Knowing the Difference Between a Rule and a Boundary
In a difficult marriage, it’s key to understand the difference between a rule and a boundary.
Creating a healthy marriage involves healthy, biblical boundaries – and when we understand what a boundary is and is not, we’re more likely to live in a healthy marriage.
One of the things that helped me to have more effective boundaries in my marriage was understanding the difference between a rule and a boundary.
There were many long and difficult years where I tried to control my husband by telling him what to do. It didn’t work. Not only did he not change like I wanted him to, it caused a lot of unnecessary conflict in our home as a result because along with my rules, I had to explain, push, nag, and lecture.
Many women tell me that they have set boundaries that didn’t work. One of the reasons is because like me, they tried to make rules for their husbands to follow. Most husbands don’t like to be told what to do and don’t do what their wives tell them to do.
Boundaries aren’t that complicated if you understand what they are. Boundaries aren’t rules.
Rules tell your husband what he must do. Boundaries tell your husband what you are willing to do and not do. You have no control over your husband; you have complete control over yourself and he has control over what he will do and not do in response to your boundary.
Consider these examples:
Rule: “You have to be home at 6 p.m. for dinner.”
Boundary: “I will serve dinner at 6 p.m. You can eat with us if you are here.”
Rule: “You cannot drive when you are drinking.”
Boundary: “The children and I will not ride with you when you are drinking.”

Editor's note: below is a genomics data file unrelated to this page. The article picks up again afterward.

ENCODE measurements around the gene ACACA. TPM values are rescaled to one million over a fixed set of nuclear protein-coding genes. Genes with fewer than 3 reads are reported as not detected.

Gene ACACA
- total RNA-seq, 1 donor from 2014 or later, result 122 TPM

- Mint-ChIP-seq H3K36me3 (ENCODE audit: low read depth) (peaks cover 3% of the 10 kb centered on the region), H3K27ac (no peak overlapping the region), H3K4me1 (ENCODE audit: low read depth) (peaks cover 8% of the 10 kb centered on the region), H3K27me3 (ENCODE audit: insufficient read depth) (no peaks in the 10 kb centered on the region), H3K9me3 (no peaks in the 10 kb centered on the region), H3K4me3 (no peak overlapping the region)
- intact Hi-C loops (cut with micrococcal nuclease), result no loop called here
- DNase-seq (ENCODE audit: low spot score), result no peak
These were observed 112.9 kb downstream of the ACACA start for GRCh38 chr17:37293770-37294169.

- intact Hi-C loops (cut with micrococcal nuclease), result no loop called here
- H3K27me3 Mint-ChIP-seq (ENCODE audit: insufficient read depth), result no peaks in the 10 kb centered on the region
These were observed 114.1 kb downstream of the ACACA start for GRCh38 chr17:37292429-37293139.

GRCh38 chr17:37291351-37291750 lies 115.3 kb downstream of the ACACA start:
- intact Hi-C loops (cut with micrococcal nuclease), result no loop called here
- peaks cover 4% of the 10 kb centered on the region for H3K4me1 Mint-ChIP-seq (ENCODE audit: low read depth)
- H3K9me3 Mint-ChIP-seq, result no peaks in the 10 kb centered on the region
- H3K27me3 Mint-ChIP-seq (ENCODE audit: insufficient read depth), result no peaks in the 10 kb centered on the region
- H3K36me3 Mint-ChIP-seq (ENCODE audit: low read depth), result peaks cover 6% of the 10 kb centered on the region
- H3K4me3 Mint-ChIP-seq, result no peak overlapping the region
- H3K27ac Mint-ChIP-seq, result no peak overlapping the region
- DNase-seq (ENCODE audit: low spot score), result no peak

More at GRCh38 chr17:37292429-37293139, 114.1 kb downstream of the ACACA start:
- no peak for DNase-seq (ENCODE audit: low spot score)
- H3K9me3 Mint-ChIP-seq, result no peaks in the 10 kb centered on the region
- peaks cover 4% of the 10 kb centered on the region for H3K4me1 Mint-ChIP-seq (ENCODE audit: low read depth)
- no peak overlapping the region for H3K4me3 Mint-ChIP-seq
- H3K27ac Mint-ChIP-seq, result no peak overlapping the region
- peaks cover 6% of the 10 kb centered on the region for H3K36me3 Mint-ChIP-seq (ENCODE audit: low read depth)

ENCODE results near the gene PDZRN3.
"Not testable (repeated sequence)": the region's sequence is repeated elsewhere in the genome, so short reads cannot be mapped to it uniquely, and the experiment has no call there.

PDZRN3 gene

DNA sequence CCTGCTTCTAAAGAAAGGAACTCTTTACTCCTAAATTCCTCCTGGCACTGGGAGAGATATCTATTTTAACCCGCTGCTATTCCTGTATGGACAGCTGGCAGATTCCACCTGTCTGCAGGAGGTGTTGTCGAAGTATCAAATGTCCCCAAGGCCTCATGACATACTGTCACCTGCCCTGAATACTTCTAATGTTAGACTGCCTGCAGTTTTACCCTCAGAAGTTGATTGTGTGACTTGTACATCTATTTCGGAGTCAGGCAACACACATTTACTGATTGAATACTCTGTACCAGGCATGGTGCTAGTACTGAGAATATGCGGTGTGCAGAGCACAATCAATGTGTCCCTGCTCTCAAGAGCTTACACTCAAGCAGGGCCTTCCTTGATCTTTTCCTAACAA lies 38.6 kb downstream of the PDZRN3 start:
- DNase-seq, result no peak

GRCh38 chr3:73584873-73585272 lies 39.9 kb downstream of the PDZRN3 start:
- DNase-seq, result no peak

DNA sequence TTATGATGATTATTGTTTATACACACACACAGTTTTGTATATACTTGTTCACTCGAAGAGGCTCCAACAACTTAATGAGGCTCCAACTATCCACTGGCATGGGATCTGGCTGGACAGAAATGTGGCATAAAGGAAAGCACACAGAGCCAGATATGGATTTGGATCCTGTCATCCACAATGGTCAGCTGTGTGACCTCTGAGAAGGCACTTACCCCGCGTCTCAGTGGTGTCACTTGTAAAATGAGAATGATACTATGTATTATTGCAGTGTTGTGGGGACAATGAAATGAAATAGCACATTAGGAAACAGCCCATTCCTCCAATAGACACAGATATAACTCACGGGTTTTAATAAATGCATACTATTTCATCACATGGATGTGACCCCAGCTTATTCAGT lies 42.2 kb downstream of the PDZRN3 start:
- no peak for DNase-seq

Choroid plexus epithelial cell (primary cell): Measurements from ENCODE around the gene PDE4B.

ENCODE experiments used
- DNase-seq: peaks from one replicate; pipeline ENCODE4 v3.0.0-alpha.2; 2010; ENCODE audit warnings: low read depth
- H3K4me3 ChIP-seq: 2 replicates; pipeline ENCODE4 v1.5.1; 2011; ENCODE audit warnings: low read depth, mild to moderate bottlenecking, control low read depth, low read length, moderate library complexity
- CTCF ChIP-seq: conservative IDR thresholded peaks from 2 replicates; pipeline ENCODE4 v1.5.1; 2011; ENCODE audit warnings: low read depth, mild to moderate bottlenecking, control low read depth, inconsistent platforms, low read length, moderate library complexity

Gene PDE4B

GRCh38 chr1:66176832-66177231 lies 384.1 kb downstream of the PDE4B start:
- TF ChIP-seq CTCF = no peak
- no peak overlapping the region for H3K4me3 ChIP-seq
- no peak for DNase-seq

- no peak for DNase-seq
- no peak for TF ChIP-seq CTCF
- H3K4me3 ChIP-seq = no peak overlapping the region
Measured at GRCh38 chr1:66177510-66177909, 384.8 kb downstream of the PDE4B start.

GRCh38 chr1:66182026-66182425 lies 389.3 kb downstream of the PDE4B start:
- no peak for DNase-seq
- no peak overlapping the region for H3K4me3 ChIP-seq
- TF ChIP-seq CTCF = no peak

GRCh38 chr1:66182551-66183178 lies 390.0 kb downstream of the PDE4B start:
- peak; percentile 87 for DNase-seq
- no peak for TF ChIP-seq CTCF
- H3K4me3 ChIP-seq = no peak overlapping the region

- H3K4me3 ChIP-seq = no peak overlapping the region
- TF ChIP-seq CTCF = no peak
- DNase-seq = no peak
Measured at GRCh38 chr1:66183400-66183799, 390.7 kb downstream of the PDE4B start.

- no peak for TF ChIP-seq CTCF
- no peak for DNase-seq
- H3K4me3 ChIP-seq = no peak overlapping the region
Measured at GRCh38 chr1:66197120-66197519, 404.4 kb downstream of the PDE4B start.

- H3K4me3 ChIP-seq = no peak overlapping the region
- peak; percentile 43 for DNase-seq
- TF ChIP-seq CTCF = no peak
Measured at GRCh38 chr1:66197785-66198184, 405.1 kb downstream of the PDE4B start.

Rule: “You cannot yell at me.”
Boundary: “I will end the conversation with you when you yell.”
Rule: “You can’t watch pornography and if you do, you have to tell me.”
Boundary: “I will separate if you continue to watch pornography and refuse to get help for your sexual addiction.”
Rule: “You have to go to family celebrations with me and stay as long as I do without complaining.
Boundary: “I will go to family celebrations and stay as long as I want. I will not lie for you if you choose not to go.”
Do you see the pattern? You figure out what you are willing to do and not do given the situation you are dealing with. You allow your husband to figure out what he is willing to do. Both of you have the dignity to make your own choices as independent adults who happen to be married.
Wife Step: Think about the last boundary you set. Was it a rule or was it a boundary?
Now, think about an issue that is bothering you. Brainstorm possible rules vs. boundaries.
Decide which boundary you will set.
Karla Downing, the founder of ChangeMyRelationship.com, offers Christian marriage help and Christian relationship help as a speaker, author, counselor, and Bible study teacher. Karla grew up in a dysfunctional family and then found herself struggling with Christian codependency in her own difficult marriage. Through her personal struggles, she discovered biblical and practical principles, which she now teaches to others. She also trains counselors, pastors, women’s ministry leaders, church leaders, small-group leaders, non-profit ministry leaders, and individuals to minister to Christians in difficult relationships. Karla’s passion is to see individuals, marriages, and families set free from the chains of dysfunction, misunderstanding, and emotional pain through a correct understanding of what the Bible teaches about relationships.
Karla Downing is the author of the Evangelical Christian Publishers Association 2004 Silver Medallion Award winner, 10 Lifesaving Principles for Women in Difficult Marriages. Her second book, When Love Hurts: 10 Principles to Transform Difficult Relationships, applies the same principles to all family members. Her third book, The Truth in the Mirror: A Guide to Healthy Self-Image, offers a unique and life-changing approach to looking at self-image.
She holds a Master of Arts in Marriage and Family Therapy from Hope International University. Karla also holds a Bachelor of Arts and Master of Arts in Communicative Disorders from California State University, Fullerton. She is a licensed Marriage and Family Therapist and a licensed Speech Language Pathologist. Karla was also the director of Friends in Recovery, a Christ-based, Twelve-Step recovery program.
Karla lives in Southern California. She has been married for over thirty years and has three adult daughters.